Survivor of Clergy Abuse speaks out

KFXL-TV, Fox-51 [Lincoln NE]

November 19, 2021

By Alex Whitney

Two weeks ago the Nebraska Attorney General’s Office released a report that revealed widespread sexual abuse by Catholic Clergy in Nebraska.

Between the lines of the report were the experiences of hundreds of victims, some of whom are speaking out for the first time about their ordeals and how they overcame the cover up of their abuse.

For every survivor of abuse there is a story to tell and it often starts out as a familiar one for most of us.

“I was very athletic, academically motivated, happy, ambitious, outgoing, just a normal kid,” said Stacey, a survivor of abuse who agreed to share her story with NTV News.

Stacey grew in a small town in Northeast Nebraska and like many lived in a community that centered around its church.

“My whole family grew up Catholic. We were very devoted, we went to church weekly. As a student attending Catholic school we went during the week to mass. It was everything at the time that’s what our community was,” said Stacey, who asked that we not give her last name.

Things would soon change though for Stacey when her priest began trying to get closer to the ambitious and outgoing high school student.

“Not only was he a priest he was also my religion teacher. He gained the trust of myself and my parents, in fact my parents invited him over to the house,” said Stacey.

Stacey said that her situation did not start with abuse but rather the slow grooming of victims that was common in the Attorney Generals report.

It wasn’t until she was recovering from a surgery at 15 that the abuse began.

“I was isolated after my surgery, I needed someone to lean on. He was highly respected and trustworthy and he ultimately took advantage of me,” said Stacey.

The abuse would continue for months before Stacey realized what was happening.

Once she realized something was wrong she immediately went to her parents who reached out to law enforcement.

“They went and investigated my abuser also. He admitted to everything but ultimately they came back and said there were no grounds for pressing charges,” said Stacey.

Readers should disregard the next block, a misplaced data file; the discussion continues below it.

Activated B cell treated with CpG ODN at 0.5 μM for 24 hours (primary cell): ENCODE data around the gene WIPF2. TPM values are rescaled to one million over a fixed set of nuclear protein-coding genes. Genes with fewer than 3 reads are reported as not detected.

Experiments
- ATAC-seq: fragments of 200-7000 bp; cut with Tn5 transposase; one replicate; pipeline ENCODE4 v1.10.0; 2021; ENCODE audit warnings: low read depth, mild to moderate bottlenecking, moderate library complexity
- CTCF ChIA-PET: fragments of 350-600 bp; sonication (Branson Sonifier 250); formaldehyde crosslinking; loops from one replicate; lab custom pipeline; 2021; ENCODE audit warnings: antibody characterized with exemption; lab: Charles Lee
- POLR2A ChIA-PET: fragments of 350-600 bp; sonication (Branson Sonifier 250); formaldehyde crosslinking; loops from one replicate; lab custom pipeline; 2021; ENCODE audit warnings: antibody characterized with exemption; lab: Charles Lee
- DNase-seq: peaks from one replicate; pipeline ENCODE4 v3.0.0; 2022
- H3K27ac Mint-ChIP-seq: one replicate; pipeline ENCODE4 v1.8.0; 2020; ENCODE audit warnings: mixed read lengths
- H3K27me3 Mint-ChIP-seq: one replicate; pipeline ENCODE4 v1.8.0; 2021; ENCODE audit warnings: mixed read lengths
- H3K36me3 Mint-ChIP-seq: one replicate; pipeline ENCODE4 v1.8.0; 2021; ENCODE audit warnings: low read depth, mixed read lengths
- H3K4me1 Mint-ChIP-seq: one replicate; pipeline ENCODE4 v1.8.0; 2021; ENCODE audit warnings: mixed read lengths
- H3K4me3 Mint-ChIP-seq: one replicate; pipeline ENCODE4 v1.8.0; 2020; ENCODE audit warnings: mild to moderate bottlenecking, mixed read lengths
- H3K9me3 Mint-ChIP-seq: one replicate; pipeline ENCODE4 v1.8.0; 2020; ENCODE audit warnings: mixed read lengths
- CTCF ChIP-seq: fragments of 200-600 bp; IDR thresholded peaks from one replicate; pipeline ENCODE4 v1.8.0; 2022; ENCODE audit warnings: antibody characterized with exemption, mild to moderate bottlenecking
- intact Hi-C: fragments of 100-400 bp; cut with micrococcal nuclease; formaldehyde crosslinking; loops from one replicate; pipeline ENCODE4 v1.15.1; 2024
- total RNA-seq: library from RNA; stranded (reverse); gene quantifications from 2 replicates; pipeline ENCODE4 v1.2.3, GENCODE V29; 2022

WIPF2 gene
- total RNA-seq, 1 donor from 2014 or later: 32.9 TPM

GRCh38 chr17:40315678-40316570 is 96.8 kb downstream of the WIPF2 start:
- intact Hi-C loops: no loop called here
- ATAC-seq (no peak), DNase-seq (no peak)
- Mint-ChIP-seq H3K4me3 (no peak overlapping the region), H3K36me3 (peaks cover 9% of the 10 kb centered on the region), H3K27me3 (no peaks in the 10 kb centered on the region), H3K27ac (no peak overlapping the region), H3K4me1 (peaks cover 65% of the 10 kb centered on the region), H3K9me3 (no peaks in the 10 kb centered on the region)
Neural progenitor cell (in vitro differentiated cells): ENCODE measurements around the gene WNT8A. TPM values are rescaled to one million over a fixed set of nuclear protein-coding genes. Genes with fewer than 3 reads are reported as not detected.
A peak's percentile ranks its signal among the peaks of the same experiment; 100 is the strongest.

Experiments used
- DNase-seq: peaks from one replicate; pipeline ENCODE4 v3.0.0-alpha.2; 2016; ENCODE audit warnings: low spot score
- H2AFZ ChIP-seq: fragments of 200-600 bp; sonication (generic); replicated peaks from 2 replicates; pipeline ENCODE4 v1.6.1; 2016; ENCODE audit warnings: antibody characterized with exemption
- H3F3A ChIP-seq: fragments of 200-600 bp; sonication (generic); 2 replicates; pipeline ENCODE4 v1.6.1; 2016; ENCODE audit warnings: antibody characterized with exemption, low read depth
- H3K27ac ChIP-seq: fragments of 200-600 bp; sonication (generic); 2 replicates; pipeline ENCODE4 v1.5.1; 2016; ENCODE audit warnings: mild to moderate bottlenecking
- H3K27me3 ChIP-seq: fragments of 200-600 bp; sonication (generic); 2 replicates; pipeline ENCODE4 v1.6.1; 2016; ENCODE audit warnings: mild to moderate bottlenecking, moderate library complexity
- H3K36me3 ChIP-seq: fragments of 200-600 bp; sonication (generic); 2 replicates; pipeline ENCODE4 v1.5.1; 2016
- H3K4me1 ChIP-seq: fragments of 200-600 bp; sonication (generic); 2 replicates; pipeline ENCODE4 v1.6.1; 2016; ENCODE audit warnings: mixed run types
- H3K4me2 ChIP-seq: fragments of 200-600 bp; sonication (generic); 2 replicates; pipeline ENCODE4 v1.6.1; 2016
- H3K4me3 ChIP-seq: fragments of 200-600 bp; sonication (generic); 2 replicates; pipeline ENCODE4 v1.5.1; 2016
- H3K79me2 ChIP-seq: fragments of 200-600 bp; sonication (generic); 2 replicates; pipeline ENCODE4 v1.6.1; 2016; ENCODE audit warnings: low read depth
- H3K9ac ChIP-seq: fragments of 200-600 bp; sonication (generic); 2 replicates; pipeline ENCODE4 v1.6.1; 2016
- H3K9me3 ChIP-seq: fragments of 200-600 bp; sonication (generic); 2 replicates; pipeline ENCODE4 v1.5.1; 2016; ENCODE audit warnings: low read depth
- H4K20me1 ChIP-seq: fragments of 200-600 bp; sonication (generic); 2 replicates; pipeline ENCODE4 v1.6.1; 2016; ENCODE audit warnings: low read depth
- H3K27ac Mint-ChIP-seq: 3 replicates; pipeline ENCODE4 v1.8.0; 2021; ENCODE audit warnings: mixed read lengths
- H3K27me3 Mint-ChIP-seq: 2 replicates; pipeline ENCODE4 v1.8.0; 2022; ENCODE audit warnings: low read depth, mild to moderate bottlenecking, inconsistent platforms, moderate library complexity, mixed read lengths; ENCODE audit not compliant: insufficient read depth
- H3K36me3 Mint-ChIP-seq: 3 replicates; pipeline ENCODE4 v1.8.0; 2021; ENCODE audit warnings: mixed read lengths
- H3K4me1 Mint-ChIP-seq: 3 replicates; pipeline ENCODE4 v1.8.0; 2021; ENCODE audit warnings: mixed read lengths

The news that no action could be taken was devastating for Stacey and her family and they were given little explanation about why charges could not be filed, but things would only worsen when they saw the reaction to the abuse from their church.

She said the Priest was only given counseling and moved to another Parish and her congregation had little interest in supporting the victims of his abuse.

“The lack of support that I had when my abuse happened was more trauma on itself. The emotional and psychological trauma of a child, having to carry that shame and guilt. Its indescribable,” said Stacey.

Stacey would hold on to her story and live silently as a survivor for nearly two decades before the AG’s office opened up its Clergy Abuse hotline and she had a chance to reach back out to investigators to speak about what happened.

She said despite the age of her case, the AG still worked diligently to confirm her story.

“I know they asked for documents from several churches, several schools, the Arch Diocese I know there were interviews done there as well,” said Stacey.

Unfortunately for Stacey, and the hundreds of other victims of abuse, there would be no justice that came from the investigation.

The AG’s office said due to a statute of limitations, none of the cases of abuse could be prosecuted.

While those responsible will not see justice Stacey is not letting the story end here.

“As a victim myself and as a parent, anything that I could do to protect my children or our future children is totally worth the fight,” said Stacey.

Stacey is now sharing her story to show other victims that they are not alone and is taking her fight to the state Capitol to help change the legislation that kept so many abusers from being prosecuted.

“I have been working closely with Senator Pahls, he plans to introduce legislation to remove the statute of limitations against child abuse,” said Stacey.

That legislation will likely be coming in January when the Unicameral reconvenes, but in the meantime, Stacey said she is continuing to tell her story to let other victims know that there is support for them and their abuse will not be forgotten.

“I know that its not easy and that’s part of the reason I’m trying to do this, for my healing. To try and help other people as well. Just know you are not alone. I have been amazed at the amount of support that I have today compared to twenty three years ago, it’s completely changed,” said Stacey.